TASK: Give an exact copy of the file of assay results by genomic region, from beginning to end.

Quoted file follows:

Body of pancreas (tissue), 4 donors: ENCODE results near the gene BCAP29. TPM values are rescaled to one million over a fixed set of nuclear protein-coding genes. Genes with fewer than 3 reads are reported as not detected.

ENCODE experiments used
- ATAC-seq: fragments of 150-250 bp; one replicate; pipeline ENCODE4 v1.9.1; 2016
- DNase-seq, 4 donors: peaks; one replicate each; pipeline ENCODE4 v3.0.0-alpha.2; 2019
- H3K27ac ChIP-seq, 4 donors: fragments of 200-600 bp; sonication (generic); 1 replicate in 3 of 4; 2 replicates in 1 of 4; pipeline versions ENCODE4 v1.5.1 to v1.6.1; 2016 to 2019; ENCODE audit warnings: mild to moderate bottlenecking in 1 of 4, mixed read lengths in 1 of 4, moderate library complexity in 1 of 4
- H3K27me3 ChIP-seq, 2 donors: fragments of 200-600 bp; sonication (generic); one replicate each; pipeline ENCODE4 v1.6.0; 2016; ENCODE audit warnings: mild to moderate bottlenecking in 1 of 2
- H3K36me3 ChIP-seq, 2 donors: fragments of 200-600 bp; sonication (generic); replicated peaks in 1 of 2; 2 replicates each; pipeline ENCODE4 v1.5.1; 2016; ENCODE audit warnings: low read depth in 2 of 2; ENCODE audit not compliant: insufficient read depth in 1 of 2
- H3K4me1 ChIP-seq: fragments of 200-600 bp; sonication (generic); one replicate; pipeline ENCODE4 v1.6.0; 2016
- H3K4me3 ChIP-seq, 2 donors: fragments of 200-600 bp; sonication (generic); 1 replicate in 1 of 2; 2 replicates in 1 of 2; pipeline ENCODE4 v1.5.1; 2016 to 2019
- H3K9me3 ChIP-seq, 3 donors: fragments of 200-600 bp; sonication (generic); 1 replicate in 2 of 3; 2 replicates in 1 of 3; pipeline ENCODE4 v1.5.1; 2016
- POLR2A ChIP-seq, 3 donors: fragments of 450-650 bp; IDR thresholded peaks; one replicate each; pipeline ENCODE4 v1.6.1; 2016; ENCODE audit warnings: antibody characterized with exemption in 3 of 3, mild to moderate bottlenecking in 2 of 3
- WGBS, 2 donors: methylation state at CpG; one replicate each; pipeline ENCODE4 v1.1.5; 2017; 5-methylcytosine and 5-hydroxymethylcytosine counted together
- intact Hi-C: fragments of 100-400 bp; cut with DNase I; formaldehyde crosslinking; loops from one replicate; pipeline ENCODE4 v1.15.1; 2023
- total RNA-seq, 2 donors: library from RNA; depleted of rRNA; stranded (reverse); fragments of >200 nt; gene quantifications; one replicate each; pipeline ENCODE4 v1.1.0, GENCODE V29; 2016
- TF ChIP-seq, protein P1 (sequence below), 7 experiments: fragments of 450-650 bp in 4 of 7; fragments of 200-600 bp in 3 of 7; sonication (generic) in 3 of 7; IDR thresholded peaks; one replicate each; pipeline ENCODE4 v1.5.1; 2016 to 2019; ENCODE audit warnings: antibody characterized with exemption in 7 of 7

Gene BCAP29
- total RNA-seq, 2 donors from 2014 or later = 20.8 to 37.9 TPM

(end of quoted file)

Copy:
Body of pancreas (tissue), 4 donors: ENCODE results near the gene BCAP29. TPM values are rescaled to one million over a fixed set of nuclear protein-coding genes. Genes with fewer than 3 reads are reported as not detected.

ENCODE experiments used
- ATAC-seq: fragments of 150-250 bp; one replicate; pipeline ENCODE4 v1.9.1; 2016
- DNase-seq, 4 donors: peaks; one replicate each; pipeline ENCODE4 v3.0.0-alpha.2; 2019
- H3K27ac ChIP-seq, 4 donors: fragments of 200-600 bp; sonication (generic); 1 replicate in 3 of 4; 2 replicates in 1 of 4; pipeline versions ENCODE4 v1.5.1 to v1.6.1; 2016 to 2019; ENCODE audit warnings: mild to moderate bottlenecking in 1 of 4, mixed read lengths in 1 of 4, moderate library complexity in 1 of 4
- H3K27me3 ChIP-seq, 2 donors: fragments of 200-600 bp; sonication (generic); one replicate each; pipeline ENCODE4 v1.6.0; 2016; ENCODE audit warnings: mild to moderate bottlenecking in 1 of 2
- H3K36me3 ChIP-seq, 2 donors: fragments of 200-600 bp; sonication (generic); replicated peaks in 1 of 2; 2 replicates each; pipeline ENCODE4 v1.5.1; 2016; ENCODE audit warnings: low read depth in 2 of 2; ENCODE audit not compliant: insufficient read depth in 1 of 2
- H3K4me1 ChIP-seq: fragments of 200-600 bp; sonication (generic); one replicate; pipeline ENCODE4 v1.6.0; 2016
- H3K4me3 ChIP-seq, 2 donors: fragments of 200-600 bp; sonication (generic); 1 replicate in 1 of 2; 2 replicates in 1 of 2; pipeline ENCODE4 v1.5.1; 2016 to 2019
- H3K9me3 ChIP-seq, 3 donors: fragments of 200-600 bp; sonication (generic); 1 replicate in 2 of 3; 2 replicates in 1 of 3; pipeline ENCODE4 v1.5.1; 2016
- POLR2A ChIP-seq, 3 donors: fragments of 450-650 bp; IDR thresholded peaks; one replicate each; pipeline ENCODE4 v1.6.1; 2016; ENCODE audit warnings: antibody characterized with exemption in 3 of 3, mild to moderate bottlenecking in 2 of 3
- WGBS, 2 donors: methylation state at CpG; one replicate each; pipeline ENCODE4 v1.1.5; 2017; 5-methylcytosine and 5-hydroxymethylcytosine counted together
- intact Hi-C: fragments of 100-400 bp; cut with DNase I; formaldehyde crosslinking; loops from one replicate; pipeline ENCODE4 v1.15.1; 2023
- total RNA-seq, 2 donors: library from RNA; depleted of rRNA; stranded (reverse); fragments of >200 nt; gene quantifications; one replicate each; pipeline ENCODE4 v1.1.0, GENCODE V29; 2016
- TF ChIP-seq, protein P1 (sequence below), 7 experiments: fragments of 450-650 bp in 4 of 7; fragments of 200-600 bp in 3 of 7; sonication (generic) in 3 of 7; IDR thresholded peaks; one replicate each; pipeline ENCODE4 v1.5.1; 2016 to 2019; ENCODE audit warnings: antibody characterized with exemption in 7 of 7

Gene BCAP29
- total RNA-seq, 2 donors from 2014 or later = 20.8 to 37.9 TPM